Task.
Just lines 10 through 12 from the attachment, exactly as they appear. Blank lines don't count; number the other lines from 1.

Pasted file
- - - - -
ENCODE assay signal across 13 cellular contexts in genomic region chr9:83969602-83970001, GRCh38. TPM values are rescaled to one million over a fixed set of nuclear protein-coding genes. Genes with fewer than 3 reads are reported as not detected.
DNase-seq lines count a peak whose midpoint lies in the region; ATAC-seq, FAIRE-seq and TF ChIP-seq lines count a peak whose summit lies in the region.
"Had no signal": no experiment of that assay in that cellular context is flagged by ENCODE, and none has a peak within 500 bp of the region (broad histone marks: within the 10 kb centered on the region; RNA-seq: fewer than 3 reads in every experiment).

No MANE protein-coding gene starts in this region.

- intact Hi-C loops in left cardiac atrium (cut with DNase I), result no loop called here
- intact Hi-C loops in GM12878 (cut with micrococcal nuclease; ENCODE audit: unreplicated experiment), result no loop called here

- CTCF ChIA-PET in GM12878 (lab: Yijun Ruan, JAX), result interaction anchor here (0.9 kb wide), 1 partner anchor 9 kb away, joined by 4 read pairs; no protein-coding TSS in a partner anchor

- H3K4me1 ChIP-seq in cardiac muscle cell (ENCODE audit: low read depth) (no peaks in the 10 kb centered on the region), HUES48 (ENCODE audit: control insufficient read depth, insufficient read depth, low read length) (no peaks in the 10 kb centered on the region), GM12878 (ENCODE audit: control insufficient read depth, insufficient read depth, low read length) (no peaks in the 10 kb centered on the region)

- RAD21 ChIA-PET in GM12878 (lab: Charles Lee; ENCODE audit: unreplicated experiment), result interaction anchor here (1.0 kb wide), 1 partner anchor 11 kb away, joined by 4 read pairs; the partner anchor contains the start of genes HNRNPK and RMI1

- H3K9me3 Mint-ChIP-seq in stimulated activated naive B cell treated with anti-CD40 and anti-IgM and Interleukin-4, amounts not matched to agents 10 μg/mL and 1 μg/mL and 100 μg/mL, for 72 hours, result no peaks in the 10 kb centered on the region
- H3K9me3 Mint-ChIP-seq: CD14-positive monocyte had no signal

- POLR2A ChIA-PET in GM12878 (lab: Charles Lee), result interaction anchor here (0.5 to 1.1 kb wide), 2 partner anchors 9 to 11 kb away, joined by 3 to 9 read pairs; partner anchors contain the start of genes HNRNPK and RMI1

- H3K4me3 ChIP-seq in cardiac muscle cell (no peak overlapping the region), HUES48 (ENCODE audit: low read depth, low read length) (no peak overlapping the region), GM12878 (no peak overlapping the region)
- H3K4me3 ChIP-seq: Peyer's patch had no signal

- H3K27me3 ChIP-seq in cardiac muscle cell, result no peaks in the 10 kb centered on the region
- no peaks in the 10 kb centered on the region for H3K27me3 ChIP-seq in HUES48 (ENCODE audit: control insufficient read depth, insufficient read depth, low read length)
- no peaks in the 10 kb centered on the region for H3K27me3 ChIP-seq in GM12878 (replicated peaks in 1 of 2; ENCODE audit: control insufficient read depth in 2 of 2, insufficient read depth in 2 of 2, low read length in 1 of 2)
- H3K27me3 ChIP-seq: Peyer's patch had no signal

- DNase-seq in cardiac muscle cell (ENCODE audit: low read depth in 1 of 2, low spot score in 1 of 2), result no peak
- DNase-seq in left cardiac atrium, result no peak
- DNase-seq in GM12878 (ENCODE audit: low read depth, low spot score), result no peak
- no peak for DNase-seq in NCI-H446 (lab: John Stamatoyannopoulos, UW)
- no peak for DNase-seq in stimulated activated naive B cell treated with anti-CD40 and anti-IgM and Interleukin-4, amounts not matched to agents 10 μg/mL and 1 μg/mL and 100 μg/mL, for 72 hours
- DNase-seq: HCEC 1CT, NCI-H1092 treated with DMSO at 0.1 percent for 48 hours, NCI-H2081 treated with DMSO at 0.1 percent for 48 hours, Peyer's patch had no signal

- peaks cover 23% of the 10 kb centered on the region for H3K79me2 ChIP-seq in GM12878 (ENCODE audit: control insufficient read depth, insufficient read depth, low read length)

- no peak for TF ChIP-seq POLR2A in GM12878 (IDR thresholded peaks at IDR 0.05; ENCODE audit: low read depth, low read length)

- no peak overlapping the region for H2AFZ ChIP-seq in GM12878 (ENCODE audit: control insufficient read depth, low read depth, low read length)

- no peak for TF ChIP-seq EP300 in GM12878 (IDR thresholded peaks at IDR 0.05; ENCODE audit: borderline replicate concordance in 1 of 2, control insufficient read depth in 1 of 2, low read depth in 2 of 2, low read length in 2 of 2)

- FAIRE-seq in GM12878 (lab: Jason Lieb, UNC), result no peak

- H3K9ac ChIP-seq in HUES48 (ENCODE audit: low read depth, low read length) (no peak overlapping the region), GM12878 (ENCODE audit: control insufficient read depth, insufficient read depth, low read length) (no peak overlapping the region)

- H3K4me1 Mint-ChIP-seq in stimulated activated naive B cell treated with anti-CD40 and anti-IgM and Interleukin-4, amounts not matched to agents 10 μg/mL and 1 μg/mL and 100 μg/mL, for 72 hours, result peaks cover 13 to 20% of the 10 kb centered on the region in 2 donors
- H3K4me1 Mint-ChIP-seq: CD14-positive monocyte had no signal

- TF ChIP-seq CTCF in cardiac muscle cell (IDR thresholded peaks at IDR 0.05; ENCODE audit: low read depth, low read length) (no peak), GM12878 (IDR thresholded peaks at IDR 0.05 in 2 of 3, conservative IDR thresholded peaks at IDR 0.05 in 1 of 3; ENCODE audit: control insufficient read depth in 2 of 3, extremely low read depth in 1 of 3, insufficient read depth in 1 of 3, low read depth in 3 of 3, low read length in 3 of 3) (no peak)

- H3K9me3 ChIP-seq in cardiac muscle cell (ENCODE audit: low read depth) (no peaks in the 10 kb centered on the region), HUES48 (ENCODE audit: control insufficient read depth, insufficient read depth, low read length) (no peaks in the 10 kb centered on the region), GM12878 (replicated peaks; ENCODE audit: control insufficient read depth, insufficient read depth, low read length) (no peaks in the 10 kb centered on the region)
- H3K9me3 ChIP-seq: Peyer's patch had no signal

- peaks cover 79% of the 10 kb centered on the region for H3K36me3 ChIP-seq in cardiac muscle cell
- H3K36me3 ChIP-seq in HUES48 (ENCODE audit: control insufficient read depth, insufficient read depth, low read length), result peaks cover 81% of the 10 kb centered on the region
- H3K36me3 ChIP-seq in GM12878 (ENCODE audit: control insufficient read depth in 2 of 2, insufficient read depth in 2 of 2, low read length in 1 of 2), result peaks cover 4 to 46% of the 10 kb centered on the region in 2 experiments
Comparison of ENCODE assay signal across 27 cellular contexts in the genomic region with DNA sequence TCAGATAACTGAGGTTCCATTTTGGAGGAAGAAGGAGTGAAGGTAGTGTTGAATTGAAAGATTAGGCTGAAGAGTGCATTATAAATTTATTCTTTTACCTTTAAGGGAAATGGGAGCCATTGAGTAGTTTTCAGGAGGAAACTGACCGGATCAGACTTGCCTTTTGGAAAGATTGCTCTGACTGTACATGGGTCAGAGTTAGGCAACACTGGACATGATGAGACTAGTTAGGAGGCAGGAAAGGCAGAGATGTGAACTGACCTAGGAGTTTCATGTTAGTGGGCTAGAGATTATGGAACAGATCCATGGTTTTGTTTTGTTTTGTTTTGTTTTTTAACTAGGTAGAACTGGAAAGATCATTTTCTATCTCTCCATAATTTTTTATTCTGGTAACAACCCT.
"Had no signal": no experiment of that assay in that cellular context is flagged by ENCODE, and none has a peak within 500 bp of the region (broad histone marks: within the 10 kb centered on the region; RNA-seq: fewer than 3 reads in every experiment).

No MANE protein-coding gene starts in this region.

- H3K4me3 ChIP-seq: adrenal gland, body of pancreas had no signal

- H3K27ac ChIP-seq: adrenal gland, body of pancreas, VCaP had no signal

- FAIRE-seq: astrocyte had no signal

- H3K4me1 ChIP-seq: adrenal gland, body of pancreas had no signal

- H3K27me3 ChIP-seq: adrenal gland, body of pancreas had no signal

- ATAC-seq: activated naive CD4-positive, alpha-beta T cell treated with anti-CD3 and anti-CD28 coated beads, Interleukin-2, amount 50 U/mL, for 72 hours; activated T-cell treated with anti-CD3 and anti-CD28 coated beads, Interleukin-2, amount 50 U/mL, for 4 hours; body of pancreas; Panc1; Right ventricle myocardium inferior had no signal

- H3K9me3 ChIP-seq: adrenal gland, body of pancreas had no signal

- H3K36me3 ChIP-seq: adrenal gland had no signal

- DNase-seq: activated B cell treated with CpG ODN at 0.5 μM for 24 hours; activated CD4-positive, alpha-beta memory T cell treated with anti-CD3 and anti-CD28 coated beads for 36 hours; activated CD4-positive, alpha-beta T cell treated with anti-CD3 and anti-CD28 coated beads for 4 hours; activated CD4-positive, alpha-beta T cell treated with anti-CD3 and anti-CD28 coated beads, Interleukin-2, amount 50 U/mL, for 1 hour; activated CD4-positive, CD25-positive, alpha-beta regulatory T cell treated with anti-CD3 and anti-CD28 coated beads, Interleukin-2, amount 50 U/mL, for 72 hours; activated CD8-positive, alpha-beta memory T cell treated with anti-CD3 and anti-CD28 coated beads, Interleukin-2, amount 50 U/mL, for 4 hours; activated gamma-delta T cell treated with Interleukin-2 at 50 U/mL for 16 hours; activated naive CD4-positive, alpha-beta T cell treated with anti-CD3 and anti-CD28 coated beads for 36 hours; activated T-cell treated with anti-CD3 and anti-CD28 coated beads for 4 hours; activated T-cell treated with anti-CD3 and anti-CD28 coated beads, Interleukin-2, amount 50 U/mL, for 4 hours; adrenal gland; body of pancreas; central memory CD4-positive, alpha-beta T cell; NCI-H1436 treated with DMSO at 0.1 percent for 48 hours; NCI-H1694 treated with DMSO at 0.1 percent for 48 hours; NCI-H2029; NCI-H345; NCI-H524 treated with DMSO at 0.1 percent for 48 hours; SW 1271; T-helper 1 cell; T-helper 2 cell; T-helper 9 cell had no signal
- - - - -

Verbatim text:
- H3K9me3 Mint-ChIP-seq in stimulated activated naive B cell treated with anti-CD40 and anti-IgM and Interleukin-4, amounts not matched to agents 10 μg/mL and 1 μg/mL and 100 μg/mL, for 72 hours, result no peaks in the 10 kb centered on the region
- H3K9me3 Mint-ChIP-seq: CD14-positive monocyte had no signal

- POLR2A ChIA-PET in GM12878 (lab: Charles Lee), result interaction anchor here (0.5 to 1.1 kb wide), 2 partner anchors 9 to 11 kb away, joined by 3 to 9 read pairs; partner anchors contain the start of genes HNRNPK and RMI1